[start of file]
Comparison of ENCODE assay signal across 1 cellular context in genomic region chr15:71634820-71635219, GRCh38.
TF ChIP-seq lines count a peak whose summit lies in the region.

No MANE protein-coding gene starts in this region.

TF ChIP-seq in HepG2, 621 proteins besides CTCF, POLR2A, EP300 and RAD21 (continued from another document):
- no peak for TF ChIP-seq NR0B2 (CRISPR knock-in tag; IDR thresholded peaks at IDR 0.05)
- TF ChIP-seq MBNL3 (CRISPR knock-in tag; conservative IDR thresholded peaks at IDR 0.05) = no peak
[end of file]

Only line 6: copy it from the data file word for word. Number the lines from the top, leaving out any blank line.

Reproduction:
- TF ChIP-seq MBNL3 (CRISPR knock-in tag; conservative IDR thresholded peaks at IDR 0.05) = no peak